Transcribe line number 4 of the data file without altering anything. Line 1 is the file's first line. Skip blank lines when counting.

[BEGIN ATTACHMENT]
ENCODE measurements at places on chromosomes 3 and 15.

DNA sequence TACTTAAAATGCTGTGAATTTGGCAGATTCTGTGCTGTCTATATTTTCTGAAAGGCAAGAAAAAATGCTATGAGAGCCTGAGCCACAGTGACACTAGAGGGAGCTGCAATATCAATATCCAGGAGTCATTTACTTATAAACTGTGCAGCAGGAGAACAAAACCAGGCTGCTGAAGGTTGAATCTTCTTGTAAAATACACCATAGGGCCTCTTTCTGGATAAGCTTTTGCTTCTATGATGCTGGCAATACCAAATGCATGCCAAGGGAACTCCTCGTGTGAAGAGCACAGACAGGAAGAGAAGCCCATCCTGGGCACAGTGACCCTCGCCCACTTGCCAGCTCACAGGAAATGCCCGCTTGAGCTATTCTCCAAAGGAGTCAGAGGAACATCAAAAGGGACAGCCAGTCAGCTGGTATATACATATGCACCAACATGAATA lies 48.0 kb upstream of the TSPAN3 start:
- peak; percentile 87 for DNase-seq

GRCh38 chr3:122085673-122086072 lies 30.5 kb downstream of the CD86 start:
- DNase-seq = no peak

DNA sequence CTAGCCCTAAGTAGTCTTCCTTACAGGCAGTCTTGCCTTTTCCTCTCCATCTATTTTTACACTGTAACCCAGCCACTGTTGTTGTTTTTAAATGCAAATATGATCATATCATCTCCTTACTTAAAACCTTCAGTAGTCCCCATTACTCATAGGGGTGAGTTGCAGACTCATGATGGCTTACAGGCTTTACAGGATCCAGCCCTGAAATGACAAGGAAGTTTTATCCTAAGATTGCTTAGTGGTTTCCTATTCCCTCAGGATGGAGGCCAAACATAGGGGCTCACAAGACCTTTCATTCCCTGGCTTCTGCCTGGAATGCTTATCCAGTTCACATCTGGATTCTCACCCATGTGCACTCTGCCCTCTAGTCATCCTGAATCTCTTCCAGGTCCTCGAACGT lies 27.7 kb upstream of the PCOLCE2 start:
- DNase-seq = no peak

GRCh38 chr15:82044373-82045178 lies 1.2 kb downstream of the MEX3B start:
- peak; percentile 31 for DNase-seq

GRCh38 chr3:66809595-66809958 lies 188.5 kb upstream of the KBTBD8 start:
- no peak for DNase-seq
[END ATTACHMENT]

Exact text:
GRCh38 chr3:122085673-122086072 lies 30.5 kb downstream of the CD86 start: